Now, in accordance with the present invention, wax compositions having a variety of improved properties particularly relating to flexibility, toughness, and adhesion to either organic or metallic substrates, comprise petroleum hydrocarbon waxes modified with 5-75 by weight based on the wax-polymer composition of certain block copolymers having at least one saturated aliphatic elastomeric hydrocarbon polymer block B compatible with wax and at least two hydrocarbon polymer blocks A substantially less compatible with the wax. -By compatible is meant the ability of a polymer of a specific type to form a single phase with a melted wax. By less compatible is meant the tendency of a polymer of a specific type to form a separate phase in a melted wax. Again, in accordance with the present invention, articles of commerce coated with the subject wax-hydrogenated block copolymer compositions are provided including cartons, coated wraps, carpets backed with the compositions and other end uses. Curtain coating compositions are provided, which are especially suitable for use in the currently employed cur tain coating machines, comprising paraflin waxes containing 10-20% by weight of hydrogenated block copolymers wherein the saturated aliphatic elastomeric hydrocarbon polymer blocks, B substantially compatible with the wax, have average molecular weights in the range 70,000- 1l0,000. Furthermore, it has been found that the greatest improvement in physical properties of the wax-block c0- polymer blends is obtained when the blocks B comprise ethylene/butene copolymer blocks having between about 13% and about 17% by weight of pendant ethyl substituents.

The present invention is based in part upon the discovery that the non-hydrogenated counterparts of the hydrogenated polymers of this invention tend to be incompatible with the petroleum waxes, particularly in the melted state of the wax composition, and thereby are prone to form a separate phase from the wax phase during the time that the melt may be in a reservoir feeding the composition to the coating machines. Moreover, an unpredictable finding lies in the substantially improved set of physical properties of the blends including flexibility over a wide range of temperatures, elongation, and tensile strength. None of these properties are directly related to the excellent stability of the block polymers having little if any aliphatic unsaturation, as compared with their unsaturated counterparts. These aspects will be illustrated in the working examples given hereinafter.

In accordance with the present invention, it has been found that the wax-hydrogenated block copolymer compositions of this invention form an especially tight bond with paper or other fiberous products, and even with continuous Web such as glassine, and the like, as well as with metallic foils such as aluminum foil. In the latter instance, the use of the compositions of this invention as hot melt adhesives for the formation of laminates is especially contemplated. These laminates are useful not only as high strength wraps but also for the preparation of insulation boards or insulation bats and the like.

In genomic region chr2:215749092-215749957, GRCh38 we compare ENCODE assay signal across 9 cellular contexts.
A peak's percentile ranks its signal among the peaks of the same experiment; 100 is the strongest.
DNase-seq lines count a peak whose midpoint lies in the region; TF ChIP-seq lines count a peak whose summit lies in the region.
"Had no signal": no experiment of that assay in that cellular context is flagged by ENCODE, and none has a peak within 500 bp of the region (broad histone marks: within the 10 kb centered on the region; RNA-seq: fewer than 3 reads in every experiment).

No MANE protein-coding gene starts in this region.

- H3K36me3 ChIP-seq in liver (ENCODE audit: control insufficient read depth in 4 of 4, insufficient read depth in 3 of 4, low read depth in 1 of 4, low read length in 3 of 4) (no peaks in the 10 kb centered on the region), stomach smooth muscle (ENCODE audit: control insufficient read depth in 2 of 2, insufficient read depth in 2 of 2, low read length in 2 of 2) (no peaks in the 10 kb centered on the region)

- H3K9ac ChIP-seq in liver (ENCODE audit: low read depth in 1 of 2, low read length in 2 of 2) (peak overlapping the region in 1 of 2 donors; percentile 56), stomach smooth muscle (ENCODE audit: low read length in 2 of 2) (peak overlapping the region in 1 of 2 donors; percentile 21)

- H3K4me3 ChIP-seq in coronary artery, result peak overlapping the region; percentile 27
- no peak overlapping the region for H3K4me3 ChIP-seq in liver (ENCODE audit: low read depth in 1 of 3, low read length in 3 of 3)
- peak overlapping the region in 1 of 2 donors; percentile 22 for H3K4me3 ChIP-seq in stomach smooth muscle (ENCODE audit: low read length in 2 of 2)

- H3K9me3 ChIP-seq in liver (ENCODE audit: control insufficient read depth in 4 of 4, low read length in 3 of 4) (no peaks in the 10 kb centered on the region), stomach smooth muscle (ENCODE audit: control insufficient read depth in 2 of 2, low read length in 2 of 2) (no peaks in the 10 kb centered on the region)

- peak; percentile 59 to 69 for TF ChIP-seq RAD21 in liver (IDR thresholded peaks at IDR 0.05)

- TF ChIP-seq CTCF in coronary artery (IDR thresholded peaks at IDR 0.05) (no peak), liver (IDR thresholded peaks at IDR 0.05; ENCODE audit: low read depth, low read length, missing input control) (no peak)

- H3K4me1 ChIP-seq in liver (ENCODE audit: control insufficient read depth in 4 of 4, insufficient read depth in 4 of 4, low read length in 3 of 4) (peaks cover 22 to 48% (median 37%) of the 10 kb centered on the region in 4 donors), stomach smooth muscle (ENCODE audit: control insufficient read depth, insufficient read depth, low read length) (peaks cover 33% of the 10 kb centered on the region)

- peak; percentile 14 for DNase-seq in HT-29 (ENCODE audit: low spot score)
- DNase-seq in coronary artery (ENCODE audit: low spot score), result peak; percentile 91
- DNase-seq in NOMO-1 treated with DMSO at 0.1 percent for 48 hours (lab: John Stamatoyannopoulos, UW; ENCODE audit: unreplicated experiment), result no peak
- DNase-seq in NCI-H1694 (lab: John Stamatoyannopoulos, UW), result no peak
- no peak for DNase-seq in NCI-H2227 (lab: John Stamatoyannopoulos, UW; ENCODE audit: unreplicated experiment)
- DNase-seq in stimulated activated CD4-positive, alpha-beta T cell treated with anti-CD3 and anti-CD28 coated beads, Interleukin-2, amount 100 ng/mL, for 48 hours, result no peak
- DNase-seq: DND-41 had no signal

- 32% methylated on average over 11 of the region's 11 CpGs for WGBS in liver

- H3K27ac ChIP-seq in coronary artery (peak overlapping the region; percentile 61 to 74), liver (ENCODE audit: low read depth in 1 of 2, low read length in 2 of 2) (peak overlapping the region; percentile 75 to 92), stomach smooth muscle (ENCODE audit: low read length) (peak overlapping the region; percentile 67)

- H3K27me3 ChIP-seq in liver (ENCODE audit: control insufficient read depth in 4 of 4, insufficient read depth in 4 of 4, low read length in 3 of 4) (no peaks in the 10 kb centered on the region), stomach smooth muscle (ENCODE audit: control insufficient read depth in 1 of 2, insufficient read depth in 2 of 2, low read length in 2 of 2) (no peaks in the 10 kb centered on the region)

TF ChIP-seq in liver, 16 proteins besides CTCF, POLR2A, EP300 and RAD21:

The compositions of this invention may be utilized in any of the commercially available coating machines such as curtain coaters, extrusion coaters, pattern coaters, and the like. Coating also may be made by dipping if desired. It will be apparent that good homogeneity of the block copolymer with the wax is essential for the successful use of each of these types of operations. The compositions may be adjustaed with respect to viscosity by those experts in the art of the operation of the individual coating machines. For example, curtain coating is normally conducted at temperatures between about 240 F. and 300 F. and usually employs a coating composition having a viscosity at these temperatures between about 200 and 600 centipoises. It has been found especially suitable to utilize relatively low molecular weight block copolymers which have been hydrogenated, all as more particularly described hereinafter, for use in curtain coating.

Extrusion coating employs higher temperatures in the order of 300400 F. While this permits higher molecular weight polymers to be employed since the viscosity of the wax-polymer will be substantially reduced at these temperatures, it also imposes a stability requirement upon the components of the wax-polymer composition which is usually not met adequately by non-hydrogenated block copolymers or by such polymers as ethylene-vinyl acetate copolymers. Consequently, the present invention yields outstanding extrusion coating in this respect since the block copolymers of the present invention have a sharply reduced olefinic unsaturation in the more compatible block copolymer blocks.